In many African societies, children have their own agricultural tasks, as herding livestock.
Photo: R. Birner

What is so special about family farms?

Family farms are especially well suited to meet the challenges of labour organisation in agriculture. In early stages of development, they play a particularly important role in creating productive employment for the major share of the population. Moreover, they have strong incentives to use their resources sustainably so as to pass them on to future generations. Yet, family farms should not be romanticised. Often, they only survive by working longer hours and accepting lower incomes than people employed in other sectors of the economy.

Farming requires three main factors of production: land, labour and capital. We can distinguish different organisational forms of agricultural production according to the question: Who owns the land and the capital, and who supplies the labour? The most important feature of the family farm is the family organisation of labour. According to the definition presented by FAO Director-General Graziano da Silva (see article "Family farms are key to feeding the world"), a family farm is “managed and operated by a family and predominantly reliant on family labour, including that of both women and men”. Family farms do not necessarily own the land that they cultivate. They may rent it under different land tenure arrangements. In developing countries, family farms are often operated under share cropping arrangements, where they have to give a share of the farm output to the land owner. In early stages of development, family farm capital is limited, consisting mostly of animals and agricultural tools. In industrialised societies, family farms typically operate with high capital inputs in form of machinery and buildings and own these capital assets, even though they rely on bank financing to acquire them.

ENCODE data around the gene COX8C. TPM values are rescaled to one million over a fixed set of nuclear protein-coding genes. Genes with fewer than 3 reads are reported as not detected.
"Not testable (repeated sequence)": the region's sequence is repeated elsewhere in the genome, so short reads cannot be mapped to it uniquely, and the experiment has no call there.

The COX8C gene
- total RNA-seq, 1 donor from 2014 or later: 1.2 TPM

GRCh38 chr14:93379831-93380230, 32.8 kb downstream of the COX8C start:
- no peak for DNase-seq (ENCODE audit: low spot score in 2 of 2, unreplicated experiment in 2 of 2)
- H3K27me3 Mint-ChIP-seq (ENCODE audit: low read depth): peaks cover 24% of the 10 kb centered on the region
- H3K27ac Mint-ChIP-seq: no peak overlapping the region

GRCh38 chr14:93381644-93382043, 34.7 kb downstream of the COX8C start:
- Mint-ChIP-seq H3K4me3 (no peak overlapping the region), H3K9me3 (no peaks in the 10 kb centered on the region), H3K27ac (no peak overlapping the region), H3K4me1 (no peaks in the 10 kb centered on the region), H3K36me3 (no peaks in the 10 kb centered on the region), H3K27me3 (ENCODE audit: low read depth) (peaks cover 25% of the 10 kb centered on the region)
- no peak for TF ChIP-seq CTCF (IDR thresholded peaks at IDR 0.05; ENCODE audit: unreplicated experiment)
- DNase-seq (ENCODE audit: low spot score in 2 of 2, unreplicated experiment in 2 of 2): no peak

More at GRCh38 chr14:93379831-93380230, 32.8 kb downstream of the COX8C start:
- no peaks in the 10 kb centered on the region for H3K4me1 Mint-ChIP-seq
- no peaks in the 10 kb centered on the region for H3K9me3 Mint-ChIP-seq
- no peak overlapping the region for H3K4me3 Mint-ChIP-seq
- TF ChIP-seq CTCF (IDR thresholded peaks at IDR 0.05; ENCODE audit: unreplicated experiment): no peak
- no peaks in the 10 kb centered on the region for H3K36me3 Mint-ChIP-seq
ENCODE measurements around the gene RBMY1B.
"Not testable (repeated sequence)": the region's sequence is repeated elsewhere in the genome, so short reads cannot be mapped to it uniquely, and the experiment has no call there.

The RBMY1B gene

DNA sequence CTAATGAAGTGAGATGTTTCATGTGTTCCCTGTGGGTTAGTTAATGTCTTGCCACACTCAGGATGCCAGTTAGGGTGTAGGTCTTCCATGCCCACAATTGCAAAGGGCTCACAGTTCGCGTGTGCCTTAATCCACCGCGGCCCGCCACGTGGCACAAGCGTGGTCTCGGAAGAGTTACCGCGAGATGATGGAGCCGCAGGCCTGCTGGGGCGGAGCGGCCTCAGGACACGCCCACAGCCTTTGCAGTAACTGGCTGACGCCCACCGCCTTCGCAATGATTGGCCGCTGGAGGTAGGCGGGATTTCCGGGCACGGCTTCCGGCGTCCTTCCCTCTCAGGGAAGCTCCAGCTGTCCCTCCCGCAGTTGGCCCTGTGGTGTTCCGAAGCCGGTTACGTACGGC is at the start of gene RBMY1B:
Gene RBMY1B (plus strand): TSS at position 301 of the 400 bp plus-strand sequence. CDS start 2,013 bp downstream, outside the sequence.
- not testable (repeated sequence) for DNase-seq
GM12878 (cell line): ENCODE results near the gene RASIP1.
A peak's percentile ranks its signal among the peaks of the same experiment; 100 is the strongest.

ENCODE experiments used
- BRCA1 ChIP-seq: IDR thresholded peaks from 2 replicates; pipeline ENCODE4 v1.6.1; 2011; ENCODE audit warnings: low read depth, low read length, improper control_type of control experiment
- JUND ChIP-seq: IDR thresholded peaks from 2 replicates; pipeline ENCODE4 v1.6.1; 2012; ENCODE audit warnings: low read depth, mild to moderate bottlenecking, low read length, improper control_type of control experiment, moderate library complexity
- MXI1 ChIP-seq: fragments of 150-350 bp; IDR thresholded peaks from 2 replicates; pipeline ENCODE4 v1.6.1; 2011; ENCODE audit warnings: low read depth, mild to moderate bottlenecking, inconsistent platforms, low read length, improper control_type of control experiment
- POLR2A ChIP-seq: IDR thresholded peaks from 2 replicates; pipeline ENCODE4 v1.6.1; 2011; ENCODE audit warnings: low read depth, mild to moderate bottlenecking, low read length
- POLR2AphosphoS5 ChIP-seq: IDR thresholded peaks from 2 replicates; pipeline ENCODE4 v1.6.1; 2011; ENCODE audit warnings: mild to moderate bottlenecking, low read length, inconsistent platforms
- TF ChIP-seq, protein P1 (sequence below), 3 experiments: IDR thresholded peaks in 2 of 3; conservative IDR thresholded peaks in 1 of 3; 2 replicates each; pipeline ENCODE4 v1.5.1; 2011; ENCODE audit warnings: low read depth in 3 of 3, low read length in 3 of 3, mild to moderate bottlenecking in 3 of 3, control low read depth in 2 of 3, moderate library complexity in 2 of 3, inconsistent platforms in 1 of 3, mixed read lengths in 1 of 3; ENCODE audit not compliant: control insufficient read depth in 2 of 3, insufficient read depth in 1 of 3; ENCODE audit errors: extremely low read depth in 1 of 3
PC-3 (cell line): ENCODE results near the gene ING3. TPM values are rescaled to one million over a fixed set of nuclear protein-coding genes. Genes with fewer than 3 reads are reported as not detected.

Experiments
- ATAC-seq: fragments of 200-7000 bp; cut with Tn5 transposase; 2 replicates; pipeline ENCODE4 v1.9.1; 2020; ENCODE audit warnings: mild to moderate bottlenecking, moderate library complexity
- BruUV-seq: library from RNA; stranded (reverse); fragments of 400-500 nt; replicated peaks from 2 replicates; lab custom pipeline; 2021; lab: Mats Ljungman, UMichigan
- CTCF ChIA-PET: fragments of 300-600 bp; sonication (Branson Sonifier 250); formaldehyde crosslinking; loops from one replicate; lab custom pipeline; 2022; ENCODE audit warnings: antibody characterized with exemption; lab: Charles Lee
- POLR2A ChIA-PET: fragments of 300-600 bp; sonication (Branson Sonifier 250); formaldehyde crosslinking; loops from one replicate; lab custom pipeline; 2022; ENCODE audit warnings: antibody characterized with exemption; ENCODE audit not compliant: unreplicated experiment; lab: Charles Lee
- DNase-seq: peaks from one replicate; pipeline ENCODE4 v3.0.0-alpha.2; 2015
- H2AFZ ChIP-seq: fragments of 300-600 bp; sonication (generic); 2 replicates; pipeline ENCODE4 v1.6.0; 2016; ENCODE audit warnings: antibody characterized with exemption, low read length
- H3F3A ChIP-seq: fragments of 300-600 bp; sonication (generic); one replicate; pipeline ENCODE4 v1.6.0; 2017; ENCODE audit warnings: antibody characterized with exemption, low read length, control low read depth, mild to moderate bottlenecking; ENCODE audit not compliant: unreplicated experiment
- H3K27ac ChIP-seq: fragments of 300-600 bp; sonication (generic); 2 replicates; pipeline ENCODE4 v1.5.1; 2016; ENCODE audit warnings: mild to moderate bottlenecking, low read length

The socio-cultural dimension

Socio-cultural factors play an important role for family farms. They influence the gender division of labour, i.e. the rules on what activities are carried out by male vs. female family members. While taking care of the children and house-keeping are almost universally the tasks of women, the rules for agricultural activities differ widely across societies. In many African societies, women cultivate their own fields. In other parts of the world, women carry out specific tasks on jointly cultivated fields, such as transplanting rice or weeding, while male family members are in charge of other activities, such as ploughing. Children often have specific agricultural tasks, as well, such as herding livestock, which may interfere with school attendance. Socio-cultural factors also influence how land is bestowed to the children. In some societies, land is equally distributed among the children, while in others, only one child inherits the farm. In many developing societies, women are only able to access it through male family members.